Interconnection: The D/deaf community is dependent on sign language interpreters, VRS providers and the FCC in order to obtain access to the nation’s telecommunications system. Sign language interpreters are dependent on D/deaf community, VRS providers, and the FCC in order to secure a desired employment opportunity. VRS providers are dependent on the D/deaf community, sign language interpreters, and the FCC in order to achieve their business aims. The FCC is dependent on the D/deaf community, sign language interpreters, and VRS providers in order to achieve its goal of delivering access to the nation’s telecommunication infrastructure.

          In my mind, regardless of the goal alignment or relationships these stakeholders currently have, or have shared in the past, if one is removed from the system that portion of the system fails and each party to the broader system is now unable to serve their interests.

          Regarding your comment that we have lost our interconnectivity as a result of being less connected to the Deaf community and more professionalized, I would agree with you to a point.

          It is my view that it is because the industry has evolved into a system of interconnected stakeholders that it is even possible for sign language interpreters and the D/deaf community to be less “connected”, yet still serve each others’ interests. While some may interpret that as a progression to a more professional position (as a coda, it pains me to say that), there is clearly a depth of meaning and intent behind the individual and collective delivery of service that is lost, which is what I believe you were pointing at.

          It highly unfortunate, but the intimate relationship the D/deaf community and sign language interpreters previously shared appears to be one of the casualties of moving from being partners in advocating to form and legitimize a system to now being fellow stakeholders in that system.

          Is there anything we can do to resuscitate this relationship?

          Unfortunately, the question is a difficult one. It is my feeling that this loss of intimacy is the key reason that stakeholders need to make it a priority to be aware of each others’ goals and interests in order to understand how their actions, in the name of servicing their interests, impacts other stakeholders and the system as a whole. In my mind, we can learn a lot from the plight of human beings to understand their carbon footprint.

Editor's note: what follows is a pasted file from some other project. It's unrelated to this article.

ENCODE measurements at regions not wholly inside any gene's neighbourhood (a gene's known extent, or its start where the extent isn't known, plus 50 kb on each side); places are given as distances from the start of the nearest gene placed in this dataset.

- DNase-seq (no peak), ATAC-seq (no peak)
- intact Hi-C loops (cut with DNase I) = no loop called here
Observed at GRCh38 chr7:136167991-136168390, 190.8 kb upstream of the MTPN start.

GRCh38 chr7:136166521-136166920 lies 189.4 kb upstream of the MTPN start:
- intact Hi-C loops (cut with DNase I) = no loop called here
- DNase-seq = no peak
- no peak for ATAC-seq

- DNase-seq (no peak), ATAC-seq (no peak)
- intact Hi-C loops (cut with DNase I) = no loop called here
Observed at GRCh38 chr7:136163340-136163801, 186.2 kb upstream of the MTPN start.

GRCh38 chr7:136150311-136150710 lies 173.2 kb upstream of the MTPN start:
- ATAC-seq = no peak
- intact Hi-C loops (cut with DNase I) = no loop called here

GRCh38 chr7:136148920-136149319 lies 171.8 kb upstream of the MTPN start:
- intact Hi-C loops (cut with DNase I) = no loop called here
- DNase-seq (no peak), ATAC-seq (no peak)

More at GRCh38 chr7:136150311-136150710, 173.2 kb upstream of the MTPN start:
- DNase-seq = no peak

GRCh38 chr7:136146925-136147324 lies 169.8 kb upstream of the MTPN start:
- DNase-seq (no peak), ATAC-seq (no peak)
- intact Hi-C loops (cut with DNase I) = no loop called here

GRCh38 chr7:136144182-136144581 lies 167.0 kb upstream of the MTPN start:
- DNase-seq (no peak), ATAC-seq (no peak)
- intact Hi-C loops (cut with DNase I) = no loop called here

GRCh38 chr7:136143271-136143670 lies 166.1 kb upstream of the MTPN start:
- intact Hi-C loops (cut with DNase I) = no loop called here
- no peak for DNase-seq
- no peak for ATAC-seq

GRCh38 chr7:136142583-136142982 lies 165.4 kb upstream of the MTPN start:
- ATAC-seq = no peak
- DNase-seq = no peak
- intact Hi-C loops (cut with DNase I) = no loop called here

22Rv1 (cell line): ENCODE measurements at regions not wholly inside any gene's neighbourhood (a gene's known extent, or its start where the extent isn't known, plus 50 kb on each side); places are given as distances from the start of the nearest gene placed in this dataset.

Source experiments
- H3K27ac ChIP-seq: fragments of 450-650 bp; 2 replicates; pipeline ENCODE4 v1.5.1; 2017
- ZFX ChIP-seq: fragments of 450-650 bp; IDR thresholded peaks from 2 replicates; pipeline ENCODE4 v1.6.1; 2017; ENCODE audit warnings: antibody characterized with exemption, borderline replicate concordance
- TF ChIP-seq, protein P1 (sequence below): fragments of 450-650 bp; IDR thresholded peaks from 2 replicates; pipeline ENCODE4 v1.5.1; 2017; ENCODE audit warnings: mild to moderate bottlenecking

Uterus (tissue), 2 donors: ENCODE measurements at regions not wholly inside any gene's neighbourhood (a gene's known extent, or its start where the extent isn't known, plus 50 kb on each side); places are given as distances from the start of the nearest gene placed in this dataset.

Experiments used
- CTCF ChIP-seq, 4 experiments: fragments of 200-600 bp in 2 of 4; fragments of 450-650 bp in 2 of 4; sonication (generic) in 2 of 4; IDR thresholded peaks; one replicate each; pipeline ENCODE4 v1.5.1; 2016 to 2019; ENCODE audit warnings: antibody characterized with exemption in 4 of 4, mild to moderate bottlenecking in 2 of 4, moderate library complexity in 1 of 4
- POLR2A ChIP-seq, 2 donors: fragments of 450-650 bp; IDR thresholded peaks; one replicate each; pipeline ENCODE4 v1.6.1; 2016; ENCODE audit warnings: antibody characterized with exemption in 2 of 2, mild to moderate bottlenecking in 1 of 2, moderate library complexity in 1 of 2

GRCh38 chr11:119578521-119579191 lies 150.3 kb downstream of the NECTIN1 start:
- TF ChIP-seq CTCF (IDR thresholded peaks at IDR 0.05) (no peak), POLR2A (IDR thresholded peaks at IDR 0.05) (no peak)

If as a profession, we become more sensitive to our “practicing footprint” (i.e. sensitive to the impacts our activities advocating for advances in the profession and managing and delivering services have on the broader industry and its stakeholders) and work to ensure we are not inadvertently treading upon the community we serve and the stakeholders that play a necessary role in our ability to serve our interests long-term, we will likely find ourselves forming and reinforcing the relationships of respect needed to be successful.

          I believe with some significant introspection as a field, we will discover that our position within this interconnected system has the greatest potential to unite industry stakeholders and suspend chaos. We simply need to consciously choose to use our position to the benefit of the system, which will in turn secure our position and the position of those we serve long-term.

          Thanks for your thoughts, Stephanie.